In FIG. 9, a master oscillator 1201 produces frequency stable light beam 1202 that is injected into a transport waveguide 1203 that may be straight or may be curved as illustrated to transport light from one location to another. The transport waveguide 1203 may be designed to produce three beams at the output so that the output beam may be coupled into three separate waveguides 1204. A phase adjuster section 1208 may be inserted before the beams are separated into waveguides 1204. Alternatively the phase adjuster section 1208 may be inserted at the end of waveguides 1204 or at other suitable locations along the beam paths prior to the beams being recombined. Waveguides 1204 may be followed by further transport sections 1205 and the beams coupled into amplifier sections 1206. Following the amplifiers 1206, the separate beams are coupled into transport sections 1207 and are next coupled into a beam combination section 1209. Beam combination section 1209 may be configured similar to combiner 800 of FIG. 8 and be straight or may be curved and may be followed by additional transport sections 1210 to route the laser emission to a desired location. The transport section is followed by a detection system 1211 that feeds signals 1212 to a servo 1213 that adjusts the phase adjuster 1208 using a signal 1214, such that the output beam 1215 from the system has the desired transverse profile. Many variations on this example are possible as it is included to illustrate the general use of elements that may be combined to produce the desired phase-locked high power output starting with a low power master oscillator beam. Although not illustrated explicitly it is also evident that waveguide beam steering can be incorporated into such an architecture using for example the technique described above.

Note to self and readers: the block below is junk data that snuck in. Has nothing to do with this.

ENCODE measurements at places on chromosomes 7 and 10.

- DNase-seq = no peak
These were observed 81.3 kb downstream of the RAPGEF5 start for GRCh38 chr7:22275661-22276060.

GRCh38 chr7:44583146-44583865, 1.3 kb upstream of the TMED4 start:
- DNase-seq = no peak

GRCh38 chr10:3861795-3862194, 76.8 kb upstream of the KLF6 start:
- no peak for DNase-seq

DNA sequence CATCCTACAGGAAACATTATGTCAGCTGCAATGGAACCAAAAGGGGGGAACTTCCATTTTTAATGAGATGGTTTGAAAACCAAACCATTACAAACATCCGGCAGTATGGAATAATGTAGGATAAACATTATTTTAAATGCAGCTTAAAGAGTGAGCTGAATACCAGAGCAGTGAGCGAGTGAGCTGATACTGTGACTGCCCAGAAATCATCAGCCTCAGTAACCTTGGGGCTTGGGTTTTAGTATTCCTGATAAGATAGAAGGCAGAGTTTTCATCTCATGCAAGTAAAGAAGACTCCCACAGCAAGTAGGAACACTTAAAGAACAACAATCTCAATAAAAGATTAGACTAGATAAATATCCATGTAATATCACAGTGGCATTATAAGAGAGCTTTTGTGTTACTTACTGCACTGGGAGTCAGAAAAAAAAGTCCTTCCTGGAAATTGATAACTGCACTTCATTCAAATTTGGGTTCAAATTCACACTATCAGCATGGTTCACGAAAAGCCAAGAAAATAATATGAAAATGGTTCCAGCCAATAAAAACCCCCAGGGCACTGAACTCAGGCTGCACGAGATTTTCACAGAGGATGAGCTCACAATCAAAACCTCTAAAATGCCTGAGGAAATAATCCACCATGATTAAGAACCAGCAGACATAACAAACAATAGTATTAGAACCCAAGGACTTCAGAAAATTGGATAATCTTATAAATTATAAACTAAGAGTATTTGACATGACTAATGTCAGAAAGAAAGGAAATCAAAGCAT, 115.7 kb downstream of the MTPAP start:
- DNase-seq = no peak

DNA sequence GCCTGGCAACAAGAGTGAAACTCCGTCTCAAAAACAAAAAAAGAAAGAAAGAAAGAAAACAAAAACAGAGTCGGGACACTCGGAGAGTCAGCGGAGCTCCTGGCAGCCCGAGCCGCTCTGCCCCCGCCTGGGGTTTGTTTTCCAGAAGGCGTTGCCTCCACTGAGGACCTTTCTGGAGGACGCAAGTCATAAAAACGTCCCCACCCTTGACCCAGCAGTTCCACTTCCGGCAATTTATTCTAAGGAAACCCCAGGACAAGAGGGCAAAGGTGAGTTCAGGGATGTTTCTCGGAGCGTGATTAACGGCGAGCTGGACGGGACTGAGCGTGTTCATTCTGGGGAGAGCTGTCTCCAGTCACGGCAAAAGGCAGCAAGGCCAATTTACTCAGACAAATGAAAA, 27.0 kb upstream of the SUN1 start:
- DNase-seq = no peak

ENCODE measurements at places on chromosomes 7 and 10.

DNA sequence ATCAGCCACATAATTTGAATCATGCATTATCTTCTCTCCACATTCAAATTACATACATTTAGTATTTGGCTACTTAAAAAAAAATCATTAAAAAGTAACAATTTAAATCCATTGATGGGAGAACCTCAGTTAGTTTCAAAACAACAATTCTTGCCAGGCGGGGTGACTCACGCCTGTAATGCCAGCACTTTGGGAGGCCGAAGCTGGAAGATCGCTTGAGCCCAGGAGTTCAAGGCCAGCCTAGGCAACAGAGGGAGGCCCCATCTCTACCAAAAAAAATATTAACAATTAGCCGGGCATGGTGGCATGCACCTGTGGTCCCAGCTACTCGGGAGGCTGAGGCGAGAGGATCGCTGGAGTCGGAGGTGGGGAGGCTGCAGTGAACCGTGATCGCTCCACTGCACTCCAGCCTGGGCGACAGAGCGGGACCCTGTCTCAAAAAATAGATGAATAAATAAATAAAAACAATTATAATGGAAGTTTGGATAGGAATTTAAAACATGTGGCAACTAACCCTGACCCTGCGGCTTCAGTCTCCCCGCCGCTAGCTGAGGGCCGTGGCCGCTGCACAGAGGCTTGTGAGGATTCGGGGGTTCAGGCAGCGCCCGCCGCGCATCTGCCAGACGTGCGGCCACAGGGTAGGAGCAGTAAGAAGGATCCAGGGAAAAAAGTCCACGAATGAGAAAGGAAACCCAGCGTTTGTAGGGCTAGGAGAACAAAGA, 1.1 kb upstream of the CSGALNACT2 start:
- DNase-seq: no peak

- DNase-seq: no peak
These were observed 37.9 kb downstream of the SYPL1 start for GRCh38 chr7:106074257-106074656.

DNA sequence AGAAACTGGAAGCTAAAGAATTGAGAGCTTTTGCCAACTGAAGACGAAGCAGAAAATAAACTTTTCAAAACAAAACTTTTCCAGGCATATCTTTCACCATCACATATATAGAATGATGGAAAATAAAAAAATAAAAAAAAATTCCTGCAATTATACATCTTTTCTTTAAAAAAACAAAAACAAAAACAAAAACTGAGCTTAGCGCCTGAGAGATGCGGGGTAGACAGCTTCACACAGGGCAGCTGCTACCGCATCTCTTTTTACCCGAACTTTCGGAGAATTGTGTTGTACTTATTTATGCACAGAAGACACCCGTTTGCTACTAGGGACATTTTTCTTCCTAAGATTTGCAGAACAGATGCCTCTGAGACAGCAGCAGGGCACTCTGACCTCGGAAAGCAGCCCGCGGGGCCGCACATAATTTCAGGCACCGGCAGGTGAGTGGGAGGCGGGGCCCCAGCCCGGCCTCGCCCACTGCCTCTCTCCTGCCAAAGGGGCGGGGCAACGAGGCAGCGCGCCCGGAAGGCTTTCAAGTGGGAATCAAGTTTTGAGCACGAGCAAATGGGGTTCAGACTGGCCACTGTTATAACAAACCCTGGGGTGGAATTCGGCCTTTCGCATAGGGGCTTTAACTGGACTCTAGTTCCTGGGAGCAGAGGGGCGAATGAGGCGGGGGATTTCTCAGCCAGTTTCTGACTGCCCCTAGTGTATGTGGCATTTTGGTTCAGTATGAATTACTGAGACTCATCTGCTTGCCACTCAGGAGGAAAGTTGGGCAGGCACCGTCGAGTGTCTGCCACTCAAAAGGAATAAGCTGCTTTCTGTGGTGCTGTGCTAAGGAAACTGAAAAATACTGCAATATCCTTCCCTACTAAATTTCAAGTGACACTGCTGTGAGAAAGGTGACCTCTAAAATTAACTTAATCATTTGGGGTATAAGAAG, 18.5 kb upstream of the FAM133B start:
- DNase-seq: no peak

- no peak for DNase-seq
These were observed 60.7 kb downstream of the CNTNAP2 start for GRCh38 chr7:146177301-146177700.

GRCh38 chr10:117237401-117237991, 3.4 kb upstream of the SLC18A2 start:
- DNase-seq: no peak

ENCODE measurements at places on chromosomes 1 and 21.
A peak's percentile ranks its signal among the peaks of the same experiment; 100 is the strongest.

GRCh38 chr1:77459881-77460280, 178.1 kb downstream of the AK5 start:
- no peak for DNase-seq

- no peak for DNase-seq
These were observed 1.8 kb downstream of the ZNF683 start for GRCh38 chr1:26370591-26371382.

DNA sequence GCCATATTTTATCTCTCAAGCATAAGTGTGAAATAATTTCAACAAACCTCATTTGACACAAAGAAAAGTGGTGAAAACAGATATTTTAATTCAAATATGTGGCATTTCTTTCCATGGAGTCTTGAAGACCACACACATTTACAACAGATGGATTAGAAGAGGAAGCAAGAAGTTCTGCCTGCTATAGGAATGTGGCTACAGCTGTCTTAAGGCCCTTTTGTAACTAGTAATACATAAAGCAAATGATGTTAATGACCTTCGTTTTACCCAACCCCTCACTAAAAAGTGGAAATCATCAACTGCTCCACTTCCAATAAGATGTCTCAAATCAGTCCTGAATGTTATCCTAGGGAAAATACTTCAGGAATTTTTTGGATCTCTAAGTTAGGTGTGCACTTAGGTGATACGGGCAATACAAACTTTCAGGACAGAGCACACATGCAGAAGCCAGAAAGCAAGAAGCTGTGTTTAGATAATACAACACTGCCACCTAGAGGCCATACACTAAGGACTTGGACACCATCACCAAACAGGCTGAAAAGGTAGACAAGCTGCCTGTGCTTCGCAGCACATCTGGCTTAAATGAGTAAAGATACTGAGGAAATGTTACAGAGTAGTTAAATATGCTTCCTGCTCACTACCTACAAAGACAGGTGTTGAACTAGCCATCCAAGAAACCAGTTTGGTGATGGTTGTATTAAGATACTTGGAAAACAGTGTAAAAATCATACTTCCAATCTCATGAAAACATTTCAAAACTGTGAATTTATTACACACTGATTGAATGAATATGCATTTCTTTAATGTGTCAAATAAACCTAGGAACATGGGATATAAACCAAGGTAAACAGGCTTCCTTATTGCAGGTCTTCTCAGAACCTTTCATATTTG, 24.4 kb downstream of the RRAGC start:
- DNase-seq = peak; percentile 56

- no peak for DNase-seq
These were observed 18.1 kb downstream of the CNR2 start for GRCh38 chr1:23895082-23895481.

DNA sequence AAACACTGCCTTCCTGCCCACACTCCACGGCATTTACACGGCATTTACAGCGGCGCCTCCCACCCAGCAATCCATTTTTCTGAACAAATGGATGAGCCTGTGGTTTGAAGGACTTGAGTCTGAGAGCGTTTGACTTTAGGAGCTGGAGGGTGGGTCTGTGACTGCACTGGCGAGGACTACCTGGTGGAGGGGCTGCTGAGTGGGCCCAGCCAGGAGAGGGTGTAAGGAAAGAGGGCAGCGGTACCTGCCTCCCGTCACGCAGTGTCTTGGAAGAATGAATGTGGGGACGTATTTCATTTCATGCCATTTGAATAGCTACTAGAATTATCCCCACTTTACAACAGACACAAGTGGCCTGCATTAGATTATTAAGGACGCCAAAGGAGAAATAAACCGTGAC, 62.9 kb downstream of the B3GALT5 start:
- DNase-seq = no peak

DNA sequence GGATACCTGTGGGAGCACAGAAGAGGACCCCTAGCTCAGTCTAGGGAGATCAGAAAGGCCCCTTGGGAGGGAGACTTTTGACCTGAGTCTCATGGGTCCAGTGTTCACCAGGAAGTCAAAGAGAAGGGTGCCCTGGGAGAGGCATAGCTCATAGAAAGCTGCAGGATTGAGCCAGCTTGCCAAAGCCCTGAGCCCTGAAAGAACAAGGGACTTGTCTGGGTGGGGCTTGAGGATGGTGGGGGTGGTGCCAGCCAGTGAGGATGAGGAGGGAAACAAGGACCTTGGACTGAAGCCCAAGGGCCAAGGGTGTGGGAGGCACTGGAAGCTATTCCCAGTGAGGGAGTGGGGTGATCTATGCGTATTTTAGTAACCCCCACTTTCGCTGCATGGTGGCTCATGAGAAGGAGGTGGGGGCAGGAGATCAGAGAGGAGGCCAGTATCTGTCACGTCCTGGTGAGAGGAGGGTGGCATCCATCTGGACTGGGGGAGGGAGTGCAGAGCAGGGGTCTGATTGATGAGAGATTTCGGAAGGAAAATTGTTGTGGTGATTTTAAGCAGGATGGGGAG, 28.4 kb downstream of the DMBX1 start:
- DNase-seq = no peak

The concepts disclosed here are not limited to beam combination of a linear (one-dimensional) array of laser beams but can also be extended to two dimensions (2D). An exemplary configuration is illustrated in FIG. 10. In the simplest 2D case, a square waveguide is constructed from a top element 1101, a bottom element 1104 and 2 sides or side elements 1102 and 1103. Beams to be combined are input at the input face 1105 shown projected away from the waveguide by projection lines 1106 for clarity. In the illustrated case, nine fibers 1107 arranged in a square geometry are placed at the input plane. Each fiber delivers laser power through a core 1108. When the length of the waveguide is chosen to equal one Talbot length, nine images of the fibers will be formed at the output from the waveguide. For other proper choices of length, different numbers of beams will appear at the output. For example, if the length equals 1/12 of a Talbot length, the 9 input beams will be combined into a single beam 1109 at the center of the waveguide output. The discussion above relating to phase control of the beams also applies to the 2D case. For coherent combination, it is preferable that a 2D distribution of beams be individually phase controlled. With such individual phase control, it is also possible to steer a combined beam to a different location at the output end. For example, phase adjustments of the individual beams can be used to steer the output beam to location 1110 rather than location 1109.